Teaching your children how to drive is stressful and slightly terrifying, BUT it is possible to Help Your Teen Learn How to Drive Without Going Crazy. However, parents play an essential role in helping their kids learn the rules of the road.
What’s more, parents can teach children what not to do, which can curb several dangerous behaviors like texting while driving.
Help Your Teen Learn How to Drive Without Going Crazy
How to Teach Your Teen How to Drive Without Stressing Out
One piece of parenting advice that never goes out of style is “be patient.” It’s normal to feel stressed out when teaching your teen to drive, but your emotions can impact your child.
Keep Your Emotions in Check
When we’re in a bad mood, it’s hard to watch our tone or see things from another perspective. No matter how scared, nervous, or angry you are, your teen is likely feeling these same emotions, but worse. They’re worried about crashing, making mistakes, or disappointing you.
How you react to your child’s driving skills will directly impact their confidence, for better or worse, often for worse. Parents often yell at their children, but you can cut your teens' crash risk in half if you strike a balance between support and control, so pay attention to what you say.
Make Sure You’re Covered
If you want to reduce your financial anxiety, add your teen driver to your insurance. Some insurers will let teens with a learner’s permit be listed on your policy at no charge until they become licensed drivers. But you shouldn’t assume. Speak to your insurer to confirm.
If your insurer doesn’t offer this option, know that there are plenty of great car insurance options for teens as well. Your teen may receive discounts on their insurance if they’re a good student. Families can bundle their home and auto policies with the same insurer for more discounts.
Prepare to Become an Instructor
Telling someone how to drive doesn’t sound too hard. After all, you’re an expert, especially if you drive every day, but it’s nearly impossible to offer instruction when you haven’t experienced the road through a learner's eyes. For this reason, you need to prepare to act like a teacher.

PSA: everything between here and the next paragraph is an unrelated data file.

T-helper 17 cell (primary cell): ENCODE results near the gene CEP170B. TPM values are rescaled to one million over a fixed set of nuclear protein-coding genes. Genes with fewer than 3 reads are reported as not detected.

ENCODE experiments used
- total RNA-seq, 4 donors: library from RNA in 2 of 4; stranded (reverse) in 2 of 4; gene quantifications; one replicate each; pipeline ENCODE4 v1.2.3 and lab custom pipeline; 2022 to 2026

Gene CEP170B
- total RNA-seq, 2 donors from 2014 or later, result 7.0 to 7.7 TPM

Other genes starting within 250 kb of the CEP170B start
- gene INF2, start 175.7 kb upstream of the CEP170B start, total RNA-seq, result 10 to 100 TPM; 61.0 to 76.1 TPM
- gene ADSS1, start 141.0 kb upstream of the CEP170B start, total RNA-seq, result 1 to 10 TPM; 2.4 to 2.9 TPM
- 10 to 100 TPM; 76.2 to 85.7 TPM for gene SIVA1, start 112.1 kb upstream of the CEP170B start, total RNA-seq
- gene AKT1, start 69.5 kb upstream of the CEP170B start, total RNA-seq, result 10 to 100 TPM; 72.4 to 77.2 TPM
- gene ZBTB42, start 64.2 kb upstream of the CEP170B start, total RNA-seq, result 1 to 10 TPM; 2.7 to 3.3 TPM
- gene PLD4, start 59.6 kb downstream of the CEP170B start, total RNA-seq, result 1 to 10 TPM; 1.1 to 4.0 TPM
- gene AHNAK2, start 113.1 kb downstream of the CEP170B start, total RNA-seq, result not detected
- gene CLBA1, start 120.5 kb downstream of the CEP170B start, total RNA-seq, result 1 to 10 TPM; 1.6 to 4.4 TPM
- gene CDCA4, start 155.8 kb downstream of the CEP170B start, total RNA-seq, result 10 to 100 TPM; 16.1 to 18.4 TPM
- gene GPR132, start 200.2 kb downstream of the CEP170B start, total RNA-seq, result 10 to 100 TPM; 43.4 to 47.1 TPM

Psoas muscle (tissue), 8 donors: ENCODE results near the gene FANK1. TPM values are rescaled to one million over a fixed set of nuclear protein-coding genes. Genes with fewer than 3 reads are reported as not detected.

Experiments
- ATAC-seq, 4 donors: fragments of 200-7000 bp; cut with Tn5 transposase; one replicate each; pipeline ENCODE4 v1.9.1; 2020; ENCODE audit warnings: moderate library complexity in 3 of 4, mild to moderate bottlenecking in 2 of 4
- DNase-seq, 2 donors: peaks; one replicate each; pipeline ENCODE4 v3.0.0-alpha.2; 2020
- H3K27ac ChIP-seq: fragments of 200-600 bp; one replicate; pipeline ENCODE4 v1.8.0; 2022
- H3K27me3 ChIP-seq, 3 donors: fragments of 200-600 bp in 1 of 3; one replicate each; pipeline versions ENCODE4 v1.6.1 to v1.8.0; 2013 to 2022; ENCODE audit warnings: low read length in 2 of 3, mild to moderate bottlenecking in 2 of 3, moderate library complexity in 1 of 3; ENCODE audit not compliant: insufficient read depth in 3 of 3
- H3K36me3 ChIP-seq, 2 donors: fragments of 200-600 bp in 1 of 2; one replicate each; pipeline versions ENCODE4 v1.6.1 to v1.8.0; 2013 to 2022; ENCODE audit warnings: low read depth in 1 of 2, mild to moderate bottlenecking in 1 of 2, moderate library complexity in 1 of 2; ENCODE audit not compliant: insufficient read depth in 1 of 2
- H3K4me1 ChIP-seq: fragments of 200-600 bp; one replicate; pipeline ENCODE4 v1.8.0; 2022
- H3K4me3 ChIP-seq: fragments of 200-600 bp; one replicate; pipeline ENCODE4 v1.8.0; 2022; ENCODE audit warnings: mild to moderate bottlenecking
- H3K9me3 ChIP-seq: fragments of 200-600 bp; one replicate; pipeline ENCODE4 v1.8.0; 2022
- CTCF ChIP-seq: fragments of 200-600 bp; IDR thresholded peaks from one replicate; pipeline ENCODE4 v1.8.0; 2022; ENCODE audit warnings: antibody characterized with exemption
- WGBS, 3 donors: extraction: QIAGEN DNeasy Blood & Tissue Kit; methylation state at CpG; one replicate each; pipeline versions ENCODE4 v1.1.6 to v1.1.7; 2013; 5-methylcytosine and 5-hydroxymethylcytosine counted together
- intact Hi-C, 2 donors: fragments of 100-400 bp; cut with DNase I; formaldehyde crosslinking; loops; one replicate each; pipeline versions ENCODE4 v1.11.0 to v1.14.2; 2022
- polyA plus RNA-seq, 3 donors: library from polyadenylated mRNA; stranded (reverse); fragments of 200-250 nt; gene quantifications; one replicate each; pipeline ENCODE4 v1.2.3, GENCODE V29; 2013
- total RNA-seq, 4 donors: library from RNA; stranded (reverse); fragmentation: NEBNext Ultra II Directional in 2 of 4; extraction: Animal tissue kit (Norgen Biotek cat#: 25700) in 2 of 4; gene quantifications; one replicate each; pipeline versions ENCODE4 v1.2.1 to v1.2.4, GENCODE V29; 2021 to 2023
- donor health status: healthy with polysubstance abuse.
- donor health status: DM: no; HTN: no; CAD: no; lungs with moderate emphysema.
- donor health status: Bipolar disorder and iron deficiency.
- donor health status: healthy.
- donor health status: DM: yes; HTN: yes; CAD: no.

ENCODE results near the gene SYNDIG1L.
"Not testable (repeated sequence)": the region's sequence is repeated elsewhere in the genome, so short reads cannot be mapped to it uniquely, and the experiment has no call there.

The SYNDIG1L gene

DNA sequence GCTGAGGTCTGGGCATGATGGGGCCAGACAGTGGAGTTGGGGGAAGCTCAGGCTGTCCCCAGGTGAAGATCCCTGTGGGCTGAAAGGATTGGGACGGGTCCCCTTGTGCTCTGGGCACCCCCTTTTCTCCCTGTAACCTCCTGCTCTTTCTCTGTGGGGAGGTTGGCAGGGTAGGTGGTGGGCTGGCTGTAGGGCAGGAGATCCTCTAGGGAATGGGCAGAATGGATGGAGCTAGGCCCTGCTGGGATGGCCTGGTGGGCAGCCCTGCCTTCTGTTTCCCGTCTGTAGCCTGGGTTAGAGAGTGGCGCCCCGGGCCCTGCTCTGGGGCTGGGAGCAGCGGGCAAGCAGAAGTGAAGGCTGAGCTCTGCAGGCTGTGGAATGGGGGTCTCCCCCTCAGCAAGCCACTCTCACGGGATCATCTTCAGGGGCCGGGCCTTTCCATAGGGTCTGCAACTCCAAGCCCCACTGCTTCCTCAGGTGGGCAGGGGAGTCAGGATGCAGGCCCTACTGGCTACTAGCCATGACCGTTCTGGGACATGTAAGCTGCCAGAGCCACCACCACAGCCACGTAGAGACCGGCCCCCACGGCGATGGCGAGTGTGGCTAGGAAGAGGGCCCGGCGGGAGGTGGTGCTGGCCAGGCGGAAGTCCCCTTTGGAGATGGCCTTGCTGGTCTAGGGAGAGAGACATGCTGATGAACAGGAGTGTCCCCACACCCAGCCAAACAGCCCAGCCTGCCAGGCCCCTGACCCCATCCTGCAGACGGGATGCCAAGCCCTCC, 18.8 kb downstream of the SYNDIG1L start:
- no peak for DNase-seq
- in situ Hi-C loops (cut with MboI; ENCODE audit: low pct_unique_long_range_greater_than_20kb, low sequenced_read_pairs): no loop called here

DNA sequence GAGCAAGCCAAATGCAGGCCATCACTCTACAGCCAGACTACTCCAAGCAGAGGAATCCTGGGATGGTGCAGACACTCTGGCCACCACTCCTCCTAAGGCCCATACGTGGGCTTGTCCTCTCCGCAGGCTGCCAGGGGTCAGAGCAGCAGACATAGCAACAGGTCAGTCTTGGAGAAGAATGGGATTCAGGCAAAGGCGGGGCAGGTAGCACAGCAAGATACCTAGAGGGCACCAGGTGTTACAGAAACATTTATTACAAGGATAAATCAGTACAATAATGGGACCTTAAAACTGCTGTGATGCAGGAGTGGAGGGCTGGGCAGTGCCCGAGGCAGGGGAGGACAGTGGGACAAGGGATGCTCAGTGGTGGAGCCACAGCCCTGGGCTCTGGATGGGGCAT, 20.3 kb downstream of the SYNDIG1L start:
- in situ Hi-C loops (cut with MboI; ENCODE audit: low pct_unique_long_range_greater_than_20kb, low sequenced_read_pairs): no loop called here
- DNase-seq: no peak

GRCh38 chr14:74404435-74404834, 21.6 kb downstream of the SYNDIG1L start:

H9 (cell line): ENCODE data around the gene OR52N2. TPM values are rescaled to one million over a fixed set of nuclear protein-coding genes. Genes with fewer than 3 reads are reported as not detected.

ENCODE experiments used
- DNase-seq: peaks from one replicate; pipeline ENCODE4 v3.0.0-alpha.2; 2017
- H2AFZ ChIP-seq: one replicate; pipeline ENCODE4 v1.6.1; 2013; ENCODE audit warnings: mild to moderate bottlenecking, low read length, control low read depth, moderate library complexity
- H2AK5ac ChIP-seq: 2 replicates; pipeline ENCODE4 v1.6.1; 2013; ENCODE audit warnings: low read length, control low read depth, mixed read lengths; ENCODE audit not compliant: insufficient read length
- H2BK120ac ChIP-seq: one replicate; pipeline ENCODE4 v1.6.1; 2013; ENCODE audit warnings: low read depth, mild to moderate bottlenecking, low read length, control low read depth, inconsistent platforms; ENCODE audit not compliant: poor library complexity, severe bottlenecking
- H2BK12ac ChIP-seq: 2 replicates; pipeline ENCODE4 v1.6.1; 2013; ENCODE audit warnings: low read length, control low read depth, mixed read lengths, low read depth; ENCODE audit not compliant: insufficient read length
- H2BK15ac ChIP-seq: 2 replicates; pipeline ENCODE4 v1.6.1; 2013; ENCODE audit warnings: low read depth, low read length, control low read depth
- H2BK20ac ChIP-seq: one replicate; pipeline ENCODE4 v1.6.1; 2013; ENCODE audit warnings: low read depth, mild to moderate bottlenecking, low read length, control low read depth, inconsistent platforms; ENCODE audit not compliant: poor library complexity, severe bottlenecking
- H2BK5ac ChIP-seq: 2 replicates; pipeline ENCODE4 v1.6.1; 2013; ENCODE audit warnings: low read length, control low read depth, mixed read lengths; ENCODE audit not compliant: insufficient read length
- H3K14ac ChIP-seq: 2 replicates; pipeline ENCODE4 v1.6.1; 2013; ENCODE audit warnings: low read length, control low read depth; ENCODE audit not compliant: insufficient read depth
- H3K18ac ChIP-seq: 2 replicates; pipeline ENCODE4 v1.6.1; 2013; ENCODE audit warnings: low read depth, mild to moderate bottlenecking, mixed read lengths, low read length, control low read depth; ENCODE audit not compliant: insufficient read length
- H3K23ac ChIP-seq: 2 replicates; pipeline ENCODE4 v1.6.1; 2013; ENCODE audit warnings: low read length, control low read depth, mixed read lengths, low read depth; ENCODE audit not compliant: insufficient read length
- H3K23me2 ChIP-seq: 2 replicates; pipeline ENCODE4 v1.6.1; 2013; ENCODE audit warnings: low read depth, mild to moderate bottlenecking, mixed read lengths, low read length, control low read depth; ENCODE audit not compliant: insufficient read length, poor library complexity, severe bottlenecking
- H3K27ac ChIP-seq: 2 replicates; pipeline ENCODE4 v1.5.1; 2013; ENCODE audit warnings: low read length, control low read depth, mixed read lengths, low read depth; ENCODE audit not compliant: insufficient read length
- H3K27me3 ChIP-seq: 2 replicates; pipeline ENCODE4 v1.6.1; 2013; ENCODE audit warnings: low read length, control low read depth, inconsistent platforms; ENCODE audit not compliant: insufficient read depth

First, sit in the copilot seat with another driver you trust. You’ll notice that the car looks closer to the right curb, even when it isn’t. Next, act as the new driver by asking another driver to give instructions. If you feel annoyed or awkward, try to remember that when you’re with your teen.
Use a Schedule and Set Goals
At first, your teen may avoid driving practice, and it isn’t because they dislike you. Your teen doesn’t want to mess up, but the only way to tackle that fear is with a bit of pushing. Explain that drivers’ anxiety is normal and that you’re creating a schedule to help them get past it.
The first few lessons shouldn’t be longer than 15 to 20 minutes. This will slowly get your teen more confident behind the wheel. From there, set goals that let your teen know they can move up to other driving tasks, such as parallel parking, k-turns, and driving on the highway.
Start Small and Aim High
No one said your child has to start driving on busy roads. In fact, it’s better that you don’t. If you push your child to tackle tasks before they’re ready, they could do something dangerous. That isn’t meant to scare you, but you should trust your child when they say they aren’t ready.
The first thing your teen should do is drive around in a parking lot. See if your teen can drive in a straight line forward and backward, stop the vehicle slowly, and drive a short distance. Then, test their ability to turn right and left. Ask them to make a turn after coming to a complete stop.